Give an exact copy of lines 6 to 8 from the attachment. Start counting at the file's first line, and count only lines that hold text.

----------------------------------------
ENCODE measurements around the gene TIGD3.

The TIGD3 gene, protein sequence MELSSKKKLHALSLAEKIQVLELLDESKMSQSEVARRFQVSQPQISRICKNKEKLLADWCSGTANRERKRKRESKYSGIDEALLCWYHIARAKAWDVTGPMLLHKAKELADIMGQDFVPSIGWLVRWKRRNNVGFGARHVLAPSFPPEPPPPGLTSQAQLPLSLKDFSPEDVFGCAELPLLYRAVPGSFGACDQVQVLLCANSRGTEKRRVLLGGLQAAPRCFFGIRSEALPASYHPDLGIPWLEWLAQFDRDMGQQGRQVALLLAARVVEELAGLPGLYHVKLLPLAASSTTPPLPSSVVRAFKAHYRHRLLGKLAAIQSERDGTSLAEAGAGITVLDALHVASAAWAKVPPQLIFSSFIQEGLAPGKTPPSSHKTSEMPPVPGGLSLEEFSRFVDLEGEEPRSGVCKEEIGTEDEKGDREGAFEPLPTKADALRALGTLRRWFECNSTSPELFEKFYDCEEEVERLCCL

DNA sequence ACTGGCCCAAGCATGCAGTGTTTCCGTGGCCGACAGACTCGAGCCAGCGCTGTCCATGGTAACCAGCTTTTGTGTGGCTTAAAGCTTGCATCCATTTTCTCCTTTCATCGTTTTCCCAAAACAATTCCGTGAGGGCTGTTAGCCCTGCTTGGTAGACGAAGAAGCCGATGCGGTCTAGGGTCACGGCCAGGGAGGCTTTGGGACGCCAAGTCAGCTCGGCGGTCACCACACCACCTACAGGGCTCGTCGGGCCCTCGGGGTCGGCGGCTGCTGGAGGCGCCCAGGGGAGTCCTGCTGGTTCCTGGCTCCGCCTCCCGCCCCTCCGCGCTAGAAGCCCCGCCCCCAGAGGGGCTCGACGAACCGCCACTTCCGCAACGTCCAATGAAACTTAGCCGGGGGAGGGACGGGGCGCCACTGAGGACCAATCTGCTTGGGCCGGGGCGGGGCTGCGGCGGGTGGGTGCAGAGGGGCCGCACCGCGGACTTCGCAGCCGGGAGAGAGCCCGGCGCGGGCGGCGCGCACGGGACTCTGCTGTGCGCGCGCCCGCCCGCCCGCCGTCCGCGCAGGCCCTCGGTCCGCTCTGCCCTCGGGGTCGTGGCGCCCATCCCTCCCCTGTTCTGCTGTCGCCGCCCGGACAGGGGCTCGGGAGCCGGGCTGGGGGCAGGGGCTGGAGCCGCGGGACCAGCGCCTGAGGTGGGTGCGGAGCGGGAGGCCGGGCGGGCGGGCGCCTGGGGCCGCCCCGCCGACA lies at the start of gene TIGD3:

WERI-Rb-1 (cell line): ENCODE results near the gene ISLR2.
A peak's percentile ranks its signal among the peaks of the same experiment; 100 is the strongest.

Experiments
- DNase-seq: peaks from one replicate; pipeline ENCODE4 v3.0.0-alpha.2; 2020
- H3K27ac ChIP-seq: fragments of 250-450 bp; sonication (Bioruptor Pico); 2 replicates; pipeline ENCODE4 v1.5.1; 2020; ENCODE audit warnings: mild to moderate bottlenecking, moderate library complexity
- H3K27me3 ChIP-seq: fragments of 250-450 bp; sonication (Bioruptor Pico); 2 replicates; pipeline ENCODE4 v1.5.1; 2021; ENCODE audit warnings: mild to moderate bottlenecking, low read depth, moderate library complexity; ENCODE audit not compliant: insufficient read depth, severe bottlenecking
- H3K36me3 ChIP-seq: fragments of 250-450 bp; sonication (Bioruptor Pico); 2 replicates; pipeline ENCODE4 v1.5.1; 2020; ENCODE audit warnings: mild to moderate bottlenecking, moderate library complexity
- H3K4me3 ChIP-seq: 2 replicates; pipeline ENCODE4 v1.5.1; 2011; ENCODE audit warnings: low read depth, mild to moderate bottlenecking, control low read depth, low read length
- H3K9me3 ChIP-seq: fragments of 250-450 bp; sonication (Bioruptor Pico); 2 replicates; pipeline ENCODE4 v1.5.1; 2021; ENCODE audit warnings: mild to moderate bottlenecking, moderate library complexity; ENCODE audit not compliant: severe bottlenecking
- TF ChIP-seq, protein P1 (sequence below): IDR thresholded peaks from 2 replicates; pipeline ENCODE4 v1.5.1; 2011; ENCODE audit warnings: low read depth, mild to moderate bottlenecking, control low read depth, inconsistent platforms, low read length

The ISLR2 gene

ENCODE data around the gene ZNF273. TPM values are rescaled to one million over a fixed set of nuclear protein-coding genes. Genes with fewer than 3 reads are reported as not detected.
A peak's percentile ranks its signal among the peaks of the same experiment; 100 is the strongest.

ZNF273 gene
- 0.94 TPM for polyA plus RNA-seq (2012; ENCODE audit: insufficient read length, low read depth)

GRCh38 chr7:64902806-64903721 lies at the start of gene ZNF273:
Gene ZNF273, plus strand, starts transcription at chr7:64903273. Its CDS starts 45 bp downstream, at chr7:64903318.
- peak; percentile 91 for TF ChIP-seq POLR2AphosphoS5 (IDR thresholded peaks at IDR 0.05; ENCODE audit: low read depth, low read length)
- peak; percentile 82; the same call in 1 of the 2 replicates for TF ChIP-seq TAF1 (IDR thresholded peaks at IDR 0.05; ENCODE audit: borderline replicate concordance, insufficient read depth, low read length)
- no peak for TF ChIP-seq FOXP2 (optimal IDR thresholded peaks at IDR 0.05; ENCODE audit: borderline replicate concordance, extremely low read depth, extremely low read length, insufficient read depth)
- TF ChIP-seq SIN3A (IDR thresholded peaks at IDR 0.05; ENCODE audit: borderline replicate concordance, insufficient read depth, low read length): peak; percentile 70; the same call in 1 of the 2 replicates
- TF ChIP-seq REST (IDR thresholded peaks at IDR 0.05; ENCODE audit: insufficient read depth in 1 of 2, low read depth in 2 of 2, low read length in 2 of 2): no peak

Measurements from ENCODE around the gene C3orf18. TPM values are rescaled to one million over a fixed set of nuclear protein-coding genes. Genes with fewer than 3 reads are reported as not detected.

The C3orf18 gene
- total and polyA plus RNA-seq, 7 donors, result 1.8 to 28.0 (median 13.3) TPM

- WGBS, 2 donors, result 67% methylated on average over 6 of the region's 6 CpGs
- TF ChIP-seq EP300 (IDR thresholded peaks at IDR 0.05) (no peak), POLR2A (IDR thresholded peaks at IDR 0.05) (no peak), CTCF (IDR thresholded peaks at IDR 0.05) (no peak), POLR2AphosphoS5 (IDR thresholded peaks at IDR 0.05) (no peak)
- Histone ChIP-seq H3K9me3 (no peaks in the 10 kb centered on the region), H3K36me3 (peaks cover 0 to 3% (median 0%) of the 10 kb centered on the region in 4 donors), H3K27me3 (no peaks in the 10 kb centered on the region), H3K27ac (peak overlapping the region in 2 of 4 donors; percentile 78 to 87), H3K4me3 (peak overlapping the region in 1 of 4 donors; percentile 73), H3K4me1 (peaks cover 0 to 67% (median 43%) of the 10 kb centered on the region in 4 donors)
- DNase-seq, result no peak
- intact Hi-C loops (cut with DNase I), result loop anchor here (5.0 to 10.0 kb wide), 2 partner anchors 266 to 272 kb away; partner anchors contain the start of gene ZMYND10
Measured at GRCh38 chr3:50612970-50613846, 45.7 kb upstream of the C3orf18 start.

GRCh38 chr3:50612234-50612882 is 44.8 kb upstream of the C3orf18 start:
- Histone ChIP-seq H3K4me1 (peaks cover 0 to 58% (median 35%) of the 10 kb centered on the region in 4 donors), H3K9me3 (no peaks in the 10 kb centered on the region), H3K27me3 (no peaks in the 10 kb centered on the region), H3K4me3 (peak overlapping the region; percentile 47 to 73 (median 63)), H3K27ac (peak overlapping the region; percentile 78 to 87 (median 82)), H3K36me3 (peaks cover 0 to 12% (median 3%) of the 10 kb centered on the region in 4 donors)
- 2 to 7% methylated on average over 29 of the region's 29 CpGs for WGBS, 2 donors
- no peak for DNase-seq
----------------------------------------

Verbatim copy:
Experiments
- DNase-seq: peaks from one replicate; pipeline ENCODE4 v3.0.0-alpha.2; 2020
- H3K27ac ChIP-seq: fragments of 250-450 bp; sonication (Bioruptor Pico); 2 replicates; pipeline ENCODE4 v1.5.1; 2020; ENCODE audit warnings: mild to moderate bottlenecking, moderate library complexity